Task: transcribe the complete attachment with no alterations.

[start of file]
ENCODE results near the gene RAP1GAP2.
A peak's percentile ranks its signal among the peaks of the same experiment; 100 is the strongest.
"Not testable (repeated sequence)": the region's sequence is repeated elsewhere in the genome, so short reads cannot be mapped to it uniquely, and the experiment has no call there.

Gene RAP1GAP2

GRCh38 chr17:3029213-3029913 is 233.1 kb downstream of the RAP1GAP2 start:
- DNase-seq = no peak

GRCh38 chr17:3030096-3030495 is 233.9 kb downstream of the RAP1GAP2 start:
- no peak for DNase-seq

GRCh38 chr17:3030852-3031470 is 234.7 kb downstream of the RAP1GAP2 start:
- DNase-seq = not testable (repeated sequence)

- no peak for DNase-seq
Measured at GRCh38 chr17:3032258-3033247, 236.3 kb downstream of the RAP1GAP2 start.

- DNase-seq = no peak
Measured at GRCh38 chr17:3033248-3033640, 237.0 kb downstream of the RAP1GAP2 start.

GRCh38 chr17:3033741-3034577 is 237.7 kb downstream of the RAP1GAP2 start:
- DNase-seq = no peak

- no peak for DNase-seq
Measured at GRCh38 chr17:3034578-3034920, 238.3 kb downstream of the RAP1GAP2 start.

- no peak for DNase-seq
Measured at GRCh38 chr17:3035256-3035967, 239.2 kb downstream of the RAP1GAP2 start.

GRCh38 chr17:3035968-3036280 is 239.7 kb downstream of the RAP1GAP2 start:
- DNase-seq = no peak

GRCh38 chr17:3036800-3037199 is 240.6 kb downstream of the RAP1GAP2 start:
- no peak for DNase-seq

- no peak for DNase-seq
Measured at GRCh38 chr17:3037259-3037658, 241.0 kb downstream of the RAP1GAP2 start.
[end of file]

ENCODE results near the gene RAP1GAP2.
A peak's percentile ranks its signal among the peaks of the same experiment; 100 is the strongest.
"Not testable (repeated sequence)": the region's sequence is repeated elsewhere in the genome, so short reads cannot be mapped to it uniquely, and the experiment has no call there.

Gene RAP1GAP2

GRCh38 chr17:3029213-3029913 is 233.1 kb downstream of the RAP1GAP2 start:
- DNase-seq = no peak

GRCh38 chr17:3030096-3030495 is 233.9 kb downstream of the RAP1GAP2 start:
- no peak for DNase-seq

GRCh38 chr17:3030852-3031470 is 234.7 kb downstream of the RAP1GAP2 start:
- DNase-seq = not testable (repeated sequence)

- no peak for DNase-seq
Measured at GRCh38 chr17:3032258-3033247, 236.3 kb downstream of the RAP1GAP2 start.

- DNase-seq = no peak
Measured at GRCh38 chr17:3033248-3033640, 237.0 kb downstream of the RAP1GAP2 start.

GRCh38 chr17:3033741-3034577 is 237.7 kb downstream of the RAP1GAP2 start:
- DNase-seq = no peak

- no peak for DNase-seq
Measured at GRCh38 chr17:3034578-3034920, 238.3 kb downstream of the RAP1GAP2 start.

- no peak for DNase-seq
Measured at GRCh38 chr17:3035256-3035967, 239.2 kb downstream of the RAP1GAP2 start.

GRCh38 chr17:3035968-3036280 is 239.7 kb downstream of the RAP1GAP2 start:
- DNase-seq = no peak

GRCh38 chr17:3036800-3037199 is 240.6 kb downstream of the RAP1GAP2 start:
- no peak for DNase-seq

- no peak for DNase-seq
Measured at GRCh38 chr17:3037259-3037658, 241.0 kb downstream of the RAP1GAP2 start.